Hotel owner faces furious backlash and employee exodus after declaring she will no longer serve Native Americans
Grand Gateway Hotel in Rapid City, S.D. (Hotel website gallery photo)

A hotel owner in Rapid City, South Dakota, is facing significant blowback for a social media post in which she said that Native Americans no longer would be welcome at her business.

On Sunday, Connie Uhre, owner of the Grand Gateway Hotel, wrote in a since-deleted Facebook post, “Due to the killing that took place at the Grand Gateway Hotel on March 19, 2022…we will no longer allow any Native American on property.”

TV station KNBN reports that police responded to a report of a disturbance at the hotel around 4:30 a.m. Saturday and were notified that a gun had been fired in one of the rooms. They discovered the victim, a male in his late teens, who was transported to the hospital with serious, life-threatening injuries. Despite Uhre's description of the incident as "a killing," a spokesperson for the Rapid City Police Department said the victim is still alive.

The hotel owner wrote that she can "not allow a Native American to enter our business including Cheers," adding she can't tell "who is a bad Native or a good Native." Cheers is a sports lounge and casino on the hotel property.

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The city's mayor, Steve Allender, shared Uhre's Facebook message on his Twitter feed. He told the Rapid City Journal on Monday that he felt he couldn't be silent on the issue after he saw the hotel owner's comments.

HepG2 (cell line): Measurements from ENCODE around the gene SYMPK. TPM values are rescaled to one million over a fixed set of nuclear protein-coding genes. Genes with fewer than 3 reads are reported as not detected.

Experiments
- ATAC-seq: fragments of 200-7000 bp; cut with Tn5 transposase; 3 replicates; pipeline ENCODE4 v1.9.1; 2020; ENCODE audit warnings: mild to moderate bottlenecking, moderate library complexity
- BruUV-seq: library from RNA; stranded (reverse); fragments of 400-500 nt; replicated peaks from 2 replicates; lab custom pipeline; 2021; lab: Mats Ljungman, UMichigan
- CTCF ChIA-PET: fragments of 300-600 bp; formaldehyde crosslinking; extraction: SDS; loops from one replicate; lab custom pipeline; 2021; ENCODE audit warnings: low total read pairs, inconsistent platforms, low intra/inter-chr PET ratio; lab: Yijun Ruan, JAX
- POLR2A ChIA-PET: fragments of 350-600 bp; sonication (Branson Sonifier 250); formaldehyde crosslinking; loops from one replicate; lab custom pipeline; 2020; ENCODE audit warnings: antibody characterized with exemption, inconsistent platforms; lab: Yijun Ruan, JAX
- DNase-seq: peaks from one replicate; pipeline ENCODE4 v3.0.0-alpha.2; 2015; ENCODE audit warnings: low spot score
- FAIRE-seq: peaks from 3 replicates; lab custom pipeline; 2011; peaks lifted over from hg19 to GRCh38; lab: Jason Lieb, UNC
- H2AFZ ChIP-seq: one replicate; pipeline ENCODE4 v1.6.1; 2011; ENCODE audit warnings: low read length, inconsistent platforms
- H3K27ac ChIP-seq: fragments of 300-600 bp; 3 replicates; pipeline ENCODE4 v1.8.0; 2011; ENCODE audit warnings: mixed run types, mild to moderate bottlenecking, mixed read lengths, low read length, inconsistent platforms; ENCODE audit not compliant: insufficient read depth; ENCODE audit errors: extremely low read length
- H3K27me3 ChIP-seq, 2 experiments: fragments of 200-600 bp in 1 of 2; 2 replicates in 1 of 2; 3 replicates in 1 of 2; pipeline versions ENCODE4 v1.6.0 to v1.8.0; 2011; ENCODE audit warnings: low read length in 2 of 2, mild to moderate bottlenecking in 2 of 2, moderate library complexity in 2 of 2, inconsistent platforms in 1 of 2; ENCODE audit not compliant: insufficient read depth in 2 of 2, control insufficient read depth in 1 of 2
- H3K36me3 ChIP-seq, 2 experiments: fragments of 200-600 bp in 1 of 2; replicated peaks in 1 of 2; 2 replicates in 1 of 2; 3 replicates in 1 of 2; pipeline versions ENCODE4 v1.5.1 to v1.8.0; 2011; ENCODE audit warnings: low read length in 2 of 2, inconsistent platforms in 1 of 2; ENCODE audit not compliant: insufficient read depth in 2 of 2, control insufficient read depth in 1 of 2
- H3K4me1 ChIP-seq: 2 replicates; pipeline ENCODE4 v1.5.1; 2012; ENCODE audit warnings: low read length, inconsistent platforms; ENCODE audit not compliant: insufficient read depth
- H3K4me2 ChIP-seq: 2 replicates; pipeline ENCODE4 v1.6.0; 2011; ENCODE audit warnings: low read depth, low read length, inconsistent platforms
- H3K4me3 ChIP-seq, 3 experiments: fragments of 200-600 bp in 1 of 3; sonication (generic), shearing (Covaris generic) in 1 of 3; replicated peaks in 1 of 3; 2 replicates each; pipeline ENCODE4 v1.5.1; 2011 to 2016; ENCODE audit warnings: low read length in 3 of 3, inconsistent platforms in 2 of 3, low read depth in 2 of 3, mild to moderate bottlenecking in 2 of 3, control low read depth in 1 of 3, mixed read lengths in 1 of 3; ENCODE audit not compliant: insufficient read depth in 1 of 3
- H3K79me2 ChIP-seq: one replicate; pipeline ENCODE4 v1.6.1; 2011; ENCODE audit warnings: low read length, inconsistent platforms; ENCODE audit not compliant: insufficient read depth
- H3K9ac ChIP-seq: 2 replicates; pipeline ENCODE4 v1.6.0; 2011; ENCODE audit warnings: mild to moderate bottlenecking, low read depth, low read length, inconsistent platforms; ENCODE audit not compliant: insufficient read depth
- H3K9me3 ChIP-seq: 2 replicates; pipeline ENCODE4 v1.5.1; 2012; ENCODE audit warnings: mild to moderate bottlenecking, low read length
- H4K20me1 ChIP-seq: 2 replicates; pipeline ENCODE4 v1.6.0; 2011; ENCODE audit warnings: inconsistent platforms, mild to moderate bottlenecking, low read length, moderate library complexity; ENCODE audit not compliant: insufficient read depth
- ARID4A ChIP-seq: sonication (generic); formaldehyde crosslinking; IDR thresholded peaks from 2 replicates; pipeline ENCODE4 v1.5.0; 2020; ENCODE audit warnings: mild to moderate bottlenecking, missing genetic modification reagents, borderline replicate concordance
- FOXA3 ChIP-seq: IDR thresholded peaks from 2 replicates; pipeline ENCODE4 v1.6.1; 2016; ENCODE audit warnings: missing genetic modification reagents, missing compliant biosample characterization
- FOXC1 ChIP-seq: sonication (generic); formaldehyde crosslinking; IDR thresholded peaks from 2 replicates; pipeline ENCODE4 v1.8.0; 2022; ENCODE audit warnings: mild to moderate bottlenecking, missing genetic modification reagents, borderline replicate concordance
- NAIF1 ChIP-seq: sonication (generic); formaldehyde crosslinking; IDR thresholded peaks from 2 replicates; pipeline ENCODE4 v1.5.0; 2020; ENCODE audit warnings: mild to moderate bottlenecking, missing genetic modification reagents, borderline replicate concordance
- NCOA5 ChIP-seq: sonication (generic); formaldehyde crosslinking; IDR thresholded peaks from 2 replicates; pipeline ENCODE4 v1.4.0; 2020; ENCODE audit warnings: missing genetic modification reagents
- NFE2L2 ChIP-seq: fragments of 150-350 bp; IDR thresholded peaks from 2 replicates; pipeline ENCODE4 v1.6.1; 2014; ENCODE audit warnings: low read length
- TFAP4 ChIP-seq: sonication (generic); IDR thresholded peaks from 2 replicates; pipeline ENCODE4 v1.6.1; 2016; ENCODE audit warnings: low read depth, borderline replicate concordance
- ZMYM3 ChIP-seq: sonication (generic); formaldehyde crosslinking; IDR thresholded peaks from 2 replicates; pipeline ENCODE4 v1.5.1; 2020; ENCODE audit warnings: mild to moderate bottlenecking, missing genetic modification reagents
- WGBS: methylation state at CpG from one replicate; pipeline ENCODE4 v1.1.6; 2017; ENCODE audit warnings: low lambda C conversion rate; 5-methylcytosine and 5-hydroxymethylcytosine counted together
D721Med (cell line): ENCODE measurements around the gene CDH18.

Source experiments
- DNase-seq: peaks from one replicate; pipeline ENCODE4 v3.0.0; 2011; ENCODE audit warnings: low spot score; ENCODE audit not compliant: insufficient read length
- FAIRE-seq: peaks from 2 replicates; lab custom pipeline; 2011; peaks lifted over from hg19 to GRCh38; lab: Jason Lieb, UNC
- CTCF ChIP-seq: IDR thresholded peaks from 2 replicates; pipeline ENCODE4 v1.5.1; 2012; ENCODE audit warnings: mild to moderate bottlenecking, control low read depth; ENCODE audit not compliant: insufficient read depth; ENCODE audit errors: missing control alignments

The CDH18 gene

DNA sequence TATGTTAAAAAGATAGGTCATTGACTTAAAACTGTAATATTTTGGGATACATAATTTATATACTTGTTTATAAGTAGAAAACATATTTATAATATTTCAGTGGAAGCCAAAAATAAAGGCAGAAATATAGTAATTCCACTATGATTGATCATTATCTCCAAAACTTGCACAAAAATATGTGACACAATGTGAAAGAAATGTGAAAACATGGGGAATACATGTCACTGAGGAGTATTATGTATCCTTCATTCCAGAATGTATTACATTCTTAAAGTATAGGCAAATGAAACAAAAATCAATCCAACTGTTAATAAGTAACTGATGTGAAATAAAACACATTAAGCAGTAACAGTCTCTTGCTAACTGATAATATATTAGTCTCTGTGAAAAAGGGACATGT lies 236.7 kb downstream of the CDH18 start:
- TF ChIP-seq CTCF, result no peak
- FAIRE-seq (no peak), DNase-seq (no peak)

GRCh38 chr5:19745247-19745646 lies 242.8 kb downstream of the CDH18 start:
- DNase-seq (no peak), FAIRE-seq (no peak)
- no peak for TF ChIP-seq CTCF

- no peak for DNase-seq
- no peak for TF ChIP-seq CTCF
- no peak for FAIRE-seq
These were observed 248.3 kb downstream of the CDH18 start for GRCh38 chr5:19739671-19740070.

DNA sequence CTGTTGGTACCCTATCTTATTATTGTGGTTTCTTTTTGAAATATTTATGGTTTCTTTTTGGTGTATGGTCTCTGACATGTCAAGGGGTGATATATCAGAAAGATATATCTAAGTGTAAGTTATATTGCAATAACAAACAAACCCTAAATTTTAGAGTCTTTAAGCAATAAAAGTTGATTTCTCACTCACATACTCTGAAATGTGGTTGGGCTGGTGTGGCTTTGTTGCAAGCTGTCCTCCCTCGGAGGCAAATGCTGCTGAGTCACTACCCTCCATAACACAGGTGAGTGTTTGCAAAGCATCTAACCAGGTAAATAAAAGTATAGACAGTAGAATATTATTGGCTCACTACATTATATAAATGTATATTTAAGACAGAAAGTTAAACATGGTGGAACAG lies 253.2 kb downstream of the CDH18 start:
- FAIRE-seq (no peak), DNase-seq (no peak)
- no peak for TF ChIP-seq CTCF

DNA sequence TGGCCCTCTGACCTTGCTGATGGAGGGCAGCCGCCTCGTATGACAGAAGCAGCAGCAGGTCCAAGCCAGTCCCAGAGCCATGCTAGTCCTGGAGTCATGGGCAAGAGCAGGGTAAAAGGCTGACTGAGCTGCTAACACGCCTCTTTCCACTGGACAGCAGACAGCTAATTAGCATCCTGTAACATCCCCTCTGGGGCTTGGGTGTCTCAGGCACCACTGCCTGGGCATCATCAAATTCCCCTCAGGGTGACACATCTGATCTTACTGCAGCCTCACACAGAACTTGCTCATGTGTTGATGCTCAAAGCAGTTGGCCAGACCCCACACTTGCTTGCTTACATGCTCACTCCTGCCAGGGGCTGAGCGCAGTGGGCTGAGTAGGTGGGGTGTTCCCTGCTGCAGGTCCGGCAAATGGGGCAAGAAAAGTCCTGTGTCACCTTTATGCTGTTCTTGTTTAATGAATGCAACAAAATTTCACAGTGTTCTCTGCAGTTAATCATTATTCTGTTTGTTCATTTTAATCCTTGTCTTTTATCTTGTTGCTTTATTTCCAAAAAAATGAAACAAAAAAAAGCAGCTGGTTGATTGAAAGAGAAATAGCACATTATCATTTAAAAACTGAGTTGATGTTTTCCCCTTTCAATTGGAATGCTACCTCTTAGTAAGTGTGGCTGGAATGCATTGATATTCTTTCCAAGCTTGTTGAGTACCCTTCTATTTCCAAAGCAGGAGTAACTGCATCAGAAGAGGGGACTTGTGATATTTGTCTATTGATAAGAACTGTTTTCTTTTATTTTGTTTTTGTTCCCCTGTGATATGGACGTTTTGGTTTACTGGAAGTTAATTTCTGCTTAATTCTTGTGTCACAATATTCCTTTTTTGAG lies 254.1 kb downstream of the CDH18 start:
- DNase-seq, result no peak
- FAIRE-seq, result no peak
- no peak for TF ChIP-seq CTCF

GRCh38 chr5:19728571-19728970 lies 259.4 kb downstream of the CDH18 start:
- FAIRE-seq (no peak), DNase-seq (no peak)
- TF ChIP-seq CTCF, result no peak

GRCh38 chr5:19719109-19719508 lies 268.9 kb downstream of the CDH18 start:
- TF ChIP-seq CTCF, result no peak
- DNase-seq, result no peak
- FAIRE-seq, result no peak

"I just felt that I couldn't be silent and pretend like this is just a harmless venting out of frustration," he said. "This is an attack on not only the 12% of Rapid City citizens who are Native American, but also the larger Native American population nationwide. So I sent the Tweet, on the road traveling today, as a bare minimum symbol of support to the Native American community."

Tribal, city, county, law enforcement leaders have also issued a joint statement, which described the comments as “wrong, harmful and hurtful not only to Native Americans but also to Rapid City citizens, businesses, and the community at large.”

But the hotel is suffering more than just verbal rebukes. According to SDPB Radio, the entire staff at the hotel's bar has quit. "I can't have that be a part of my life, that negativity. So I just don't want to be associated with that," explained former employee Red Elk Zephier. "I didn't even think about the money or anything involved, I just, I can't have that in my life."

Many residents also told SDPB Radio that they plan to boycott the establishment.

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